Tabish Khair in conversation with Pankaj Mishra on his new book, “From the Ruins of Empire: The Revolt Against the West and the Remaking of Asia“. In The Hindu:
That might explain why you have many harsh critics in Western circles. But why is it that you also seem to raise hackles in some Indian circles?
I am hardly the only writer to be attacked. Anyone questioning delusionary narratives such as ‘India Rising’ is likely to be denounced as a bitter JNU jholawalla, and critiques of the appalling human rights situation in Kashmir gets you stigmatised as an ‘India-hater’. Our journalistic and intellectual culture in two decades of economic liberalisation has manifested a growing intolerance for real dissent and a deference to power and wealth — and a pathetic desperation to stand with and be counted among the apparent winners of history. In that sense, we have closely followed recent trends in the West, though we also seem to have replicated in India some of the intellectual pathologies that Tagore witnessed in the ‘rising’ nation-state of Japan.
You often take a combative political stand, but you have also written a book that is partly a biography of Buddha, An End to Suffering. Why Buddha?
He struck me as a very profound thinker, perhaps the greatest the subcontinent has produced, someone who stood well out of the mainstream of classical Indian thought, and was also astonishingly modern in his diagnosis of the human condition. He was particularly trenchant about the concept of the self-directed, self-seeking autonomous individual — something that in our own era has been the basis of social and political and economic models that we associate with Western modernity and which have now been exported across the world. More:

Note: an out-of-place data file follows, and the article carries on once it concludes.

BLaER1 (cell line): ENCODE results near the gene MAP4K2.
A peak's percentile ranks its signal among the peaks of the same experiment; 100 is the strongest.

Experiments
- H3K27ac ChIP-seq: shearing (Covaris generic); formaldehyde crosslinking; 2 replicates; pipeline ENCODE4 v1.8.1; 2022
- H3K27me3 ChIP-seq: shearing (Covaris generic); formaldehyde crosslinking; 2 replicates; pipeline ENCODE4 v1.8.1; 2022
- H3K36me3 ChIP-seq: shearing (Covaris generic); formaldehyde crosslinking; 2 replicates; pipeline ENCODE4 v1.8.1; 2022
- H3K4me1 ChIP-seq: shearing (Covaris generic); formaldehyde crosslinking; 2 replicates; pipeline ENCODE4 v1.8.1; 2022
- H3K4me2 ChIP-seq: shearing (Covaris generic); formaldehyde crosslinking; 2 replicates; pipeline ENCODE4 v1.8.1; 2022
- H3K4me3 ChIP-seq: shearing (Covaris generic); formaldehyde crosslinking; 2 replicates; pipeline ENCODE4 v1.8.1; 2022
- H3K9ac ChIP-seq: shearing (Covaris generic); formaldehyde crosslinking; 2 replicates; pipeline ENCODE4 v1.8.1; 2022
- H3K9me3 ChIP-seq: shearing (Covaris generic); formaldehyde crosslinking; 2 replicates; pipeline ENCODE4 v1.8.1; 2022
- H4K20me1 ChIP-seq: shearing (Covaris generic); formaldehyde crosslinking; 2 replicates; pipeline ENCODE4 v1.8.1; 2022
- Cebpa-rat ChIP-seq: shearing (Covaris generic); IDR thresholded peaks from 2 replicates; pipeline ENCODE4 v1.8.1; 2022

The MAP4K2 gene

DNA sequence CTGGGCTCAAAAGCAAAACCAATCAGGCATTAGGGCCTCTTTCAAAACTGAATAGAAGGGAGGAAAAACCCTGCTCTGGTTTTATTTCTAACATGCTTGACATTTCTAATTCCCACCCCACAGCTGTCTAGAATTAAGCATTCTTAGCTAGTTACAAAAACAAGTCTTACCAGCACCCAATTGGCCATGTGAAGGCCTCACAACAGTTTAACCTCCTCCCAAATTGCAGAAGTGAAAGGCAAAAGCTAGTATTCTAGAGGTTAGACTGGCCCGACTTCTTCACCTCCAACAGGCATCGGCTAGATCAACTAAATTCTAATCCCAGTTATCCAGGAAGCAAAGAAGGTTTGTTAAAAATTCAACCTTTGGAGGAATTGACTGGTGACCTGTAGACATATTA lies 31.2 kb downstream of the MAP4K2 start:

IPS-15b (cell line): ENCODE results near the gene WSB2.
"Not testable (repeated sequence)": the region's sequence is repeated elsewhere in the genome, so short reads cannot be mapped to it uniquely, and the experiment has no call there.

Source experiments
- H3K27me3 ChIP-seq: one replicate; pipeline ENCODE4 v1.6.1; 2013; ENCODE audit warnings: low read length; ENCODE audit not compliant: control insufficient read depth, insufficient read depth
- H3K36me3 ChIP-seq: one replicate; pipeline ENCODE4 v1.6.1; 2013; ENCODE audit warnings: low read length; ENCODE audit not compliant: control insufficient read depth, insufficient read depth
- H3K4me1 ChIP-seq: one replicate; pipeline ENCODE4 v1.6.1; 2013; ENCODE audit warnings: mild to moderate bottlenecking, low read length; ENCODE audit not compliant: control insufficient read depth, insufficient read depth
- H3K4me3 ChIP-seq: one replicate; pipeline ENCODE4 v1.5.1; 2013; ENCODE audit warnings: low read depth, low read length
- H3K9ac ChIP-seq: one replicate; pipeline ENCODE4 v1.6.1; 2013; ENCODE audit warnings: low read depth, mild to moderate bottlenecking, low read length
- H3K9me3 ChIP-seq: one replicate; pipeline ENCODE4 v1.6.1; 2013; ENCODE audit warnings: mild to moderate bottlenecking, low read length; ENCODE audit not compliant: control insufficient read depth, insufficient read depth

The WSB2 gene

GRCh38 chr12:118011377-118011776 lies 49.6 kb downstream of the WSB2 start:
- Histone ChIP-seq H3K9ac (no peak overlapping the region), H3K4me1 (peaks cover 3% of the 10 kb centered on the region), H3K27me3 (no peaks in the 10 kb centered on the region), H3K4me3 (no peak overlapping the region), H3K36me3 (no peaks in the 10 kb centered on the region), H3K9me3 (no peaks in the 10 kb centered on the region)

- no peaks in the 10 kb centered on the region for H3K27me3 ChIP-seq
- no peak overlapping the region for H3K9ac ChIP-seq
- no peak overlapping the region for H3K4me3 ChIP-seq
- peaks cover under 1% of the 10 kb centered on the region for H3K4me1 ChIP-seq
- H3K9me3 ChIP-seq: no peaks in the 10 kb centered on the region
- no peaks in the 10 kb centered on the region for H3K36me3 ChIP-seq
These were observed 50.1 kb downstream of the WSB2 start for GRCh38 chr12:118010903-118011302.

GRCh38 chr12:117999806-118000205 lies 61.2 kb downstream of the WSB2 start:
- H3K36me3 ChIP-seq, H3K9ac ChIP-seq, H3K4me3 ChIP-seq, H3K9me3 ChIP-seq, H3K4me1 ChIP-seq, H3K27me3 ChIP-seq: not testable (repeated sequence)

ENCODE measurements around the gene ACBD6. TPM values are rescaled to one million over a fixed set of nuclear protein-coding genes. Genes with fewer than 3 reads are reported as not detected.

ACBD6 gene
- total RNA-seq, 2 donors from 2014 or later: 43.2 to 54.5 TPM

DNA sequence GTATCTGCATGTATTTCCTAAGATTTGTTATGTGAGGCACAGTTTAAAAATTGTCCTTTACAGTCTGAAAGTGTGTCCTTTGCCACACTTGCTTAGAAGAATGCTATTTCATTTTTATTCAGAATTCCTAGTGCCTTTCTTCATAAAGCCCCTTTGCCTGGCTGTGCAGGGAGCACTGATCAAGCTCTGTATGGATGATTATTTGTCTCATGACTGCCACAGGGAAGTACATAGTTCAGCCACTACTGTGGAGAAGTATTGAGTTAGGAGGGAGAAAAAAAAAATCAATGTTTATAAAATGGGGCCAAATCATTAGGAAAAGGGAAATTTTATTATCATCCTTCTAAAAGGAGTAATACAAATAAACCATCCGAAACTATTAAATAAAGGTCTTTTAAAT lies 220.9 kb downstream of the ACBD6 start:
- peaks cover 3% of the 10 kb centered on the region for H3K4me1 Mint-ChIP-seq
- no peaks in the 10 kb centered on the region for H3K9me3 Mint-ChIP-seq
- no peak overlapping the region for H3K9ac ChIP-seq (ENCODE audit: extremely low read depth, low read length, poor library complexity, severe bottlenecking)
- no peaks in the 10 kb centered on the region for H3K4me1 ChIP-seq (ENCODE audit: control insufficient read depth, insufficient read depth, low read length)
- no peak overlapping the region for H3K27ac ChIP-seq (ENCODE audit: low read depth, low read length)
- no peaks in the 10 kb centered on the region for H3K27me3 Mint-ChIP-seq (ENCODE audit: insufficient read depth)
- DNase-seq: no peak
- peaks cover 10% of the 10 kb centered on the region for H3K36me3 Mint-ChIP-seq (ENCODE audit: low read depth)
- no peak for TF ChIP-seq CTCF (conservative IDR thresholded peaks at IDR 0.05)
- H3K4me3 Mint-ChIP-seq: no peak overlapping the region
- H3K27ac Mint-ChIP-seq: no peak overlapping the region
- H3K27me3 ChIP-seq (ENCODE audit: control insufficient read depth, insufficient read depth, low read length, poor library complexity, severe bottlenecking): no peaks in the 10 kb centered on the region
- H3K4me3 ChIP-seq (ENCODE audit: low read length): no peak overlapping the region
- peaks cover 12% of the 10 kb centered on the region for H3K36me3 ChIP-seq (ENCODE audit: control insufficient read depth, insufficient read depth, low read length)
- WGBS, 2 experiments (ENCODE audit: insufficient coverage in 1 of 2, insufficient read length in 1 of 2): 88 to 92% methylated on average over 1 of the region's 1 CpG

Salil Tripathi in Mint Lounge:
Intrigued and fascinated by the idea of modernity, Mishra’s earlier non-fiction works include An End to Suffering (in which he wrote about Buddha’s modernity) and Temptations of the West (in which he explores the meaning of modernity in South Asia). With From the Ruins of Empire: The Revolt Against the West And the Remaking of Asia, he has turned his attention to the intellectuals of Asia, who responded to colonial onslaught by articulating a response that was modern without being Western, while acknowledging Western influence.
It is a nuanced argument. Mishra’s book begins with the sensational Japanese victory over Czarist Russia in the battle in the Tsushima Strait in 1905. At a time when Lord Curzon was busy partitioning Bengal in India and Albert Einstein was writing papers that formed the basis of quantum physics, Russia was in turmoil. By defeating the outwardly superior Russian navy, Japan demonstrated the power of non-Western nations. Mishra shows the many Western politicians, writers, and academics who were stunned by the development; he also notes thinkers and leaders in the East feeling inspired by the Japanese success. More:
The Guardian review here